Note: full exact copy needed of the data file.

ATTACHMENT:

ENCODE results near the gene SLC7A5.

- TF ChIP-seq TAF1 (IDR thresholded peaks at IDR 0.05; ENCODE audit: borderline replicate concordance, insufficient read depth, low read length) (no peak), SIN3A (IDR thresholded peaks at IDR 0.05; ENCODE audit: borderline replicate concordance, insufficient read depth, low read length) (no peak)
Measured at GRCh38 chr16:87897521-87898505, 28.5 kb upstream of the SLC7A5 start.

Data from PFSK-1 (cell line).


ENCODE results near the gene SLC7A5.

- TF ChIP-seq TAF1 (IDR thresholded peaks at IDR 0.05; ENCODE audit: borderline replicate concordance, insufficient read depth, low read length) (no peak), SIN3A (IDR thresholded peaks at IDR 0.05; ENCODE audit: borderline replicate concordance, insufficient read depth, low read length) (no peak)
Measured at GRCh38 chr16:87897521-87898505, 28.5 kb upstream of the SLC7A5 start.

Data from PFSK-1 (cell line).